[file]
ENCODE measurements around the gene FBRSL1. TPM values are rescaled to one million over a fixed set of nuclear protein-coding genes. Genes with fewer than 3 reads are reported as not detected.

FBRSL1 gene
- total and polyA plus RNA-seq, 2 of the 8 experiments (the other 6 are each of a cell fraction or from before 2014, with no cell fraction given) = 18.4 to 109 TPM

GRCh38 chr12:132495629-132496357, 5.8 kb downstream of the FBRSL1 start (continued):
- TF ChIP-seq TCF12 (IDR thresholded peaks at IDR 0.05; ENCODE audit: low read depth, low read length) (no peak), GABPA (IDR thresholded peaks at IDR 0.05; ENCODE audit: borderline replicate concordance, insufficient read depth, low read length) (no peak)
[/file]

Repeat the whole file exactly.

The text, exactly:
ENCODE measurements around the gene FBRSL1. TPM values are rescaled to one million over a fixed set of nuclear protein-coding genes. Genes with fewer than 3 reads are reported as not detected.

FBRSL1 gene
- total and polyA plus RNA-seq, 2 of the 8 experiments (the other 6 are each of a cell fraction or from before 2014, with no cell fraction given) = 18.4 to 109 TPM

GRCh38 chr12:132495629-132496357, 5.8 kb downstream of the FBRSL1 start (continued):
- TF ChIP-seq TCF12 (IDR thresholded peaks at IDR 0.05; ENCODE audit: low read depth, low read length) (no peak), GABPA (IDR thresholded peaks at IDR 0.05; ENCODE audit: borderline replicate concordance, insufficient read depth, low read length) (no peak)